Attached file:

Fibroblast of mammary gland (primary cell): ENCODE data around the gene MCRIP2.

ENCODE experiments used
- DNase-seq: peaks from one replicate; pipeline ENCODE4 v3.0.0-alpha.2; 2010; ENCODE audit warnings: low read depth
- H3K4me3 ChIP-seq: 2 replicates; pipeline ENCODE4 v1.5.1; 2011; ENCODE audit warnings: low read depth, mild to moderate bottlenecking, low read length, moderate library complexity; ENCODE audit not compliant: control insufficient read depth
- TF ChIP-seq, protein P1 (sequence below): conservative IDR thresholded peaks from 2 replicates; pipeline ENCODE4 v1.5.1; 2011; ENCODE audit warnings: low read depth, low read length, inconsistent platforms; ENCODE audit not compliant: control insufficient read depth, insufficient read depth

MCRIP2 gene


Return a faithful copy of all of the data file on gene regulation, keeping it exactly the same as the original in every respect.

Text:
Fibroblast of mammary gland (primary cell): ENCODE data around the gene MCRIP2.

ENCODE experiments used
- DNase-seq: peaks from one replicate; pipeline ENCODE4 v3.0.0-alpha.2; 2010; ENCODE audit warnings: low read depth
- H3K4me3 ChIP-seq: 2 replicates; pipeline ENCODE4 v1.5.1; 2011; ENCODE audit warnings: low read depth, mild to moderate bottlenecking, low read length, moderate library complexity; ENCODE audit not compliant: control insufficient read depth
- TF ChIP-seq, protein P1 (sequence below): conservative IDR thresholded peaks from 2 replicates; pipeline ENCODE4 v1.5.1; 2011; ENCODE audit warnings: low read depth, low read length, inconsistent platforms; ENCODE audit not compliant: control insufficient read depth, insufficient read depth

MCRIP2 gene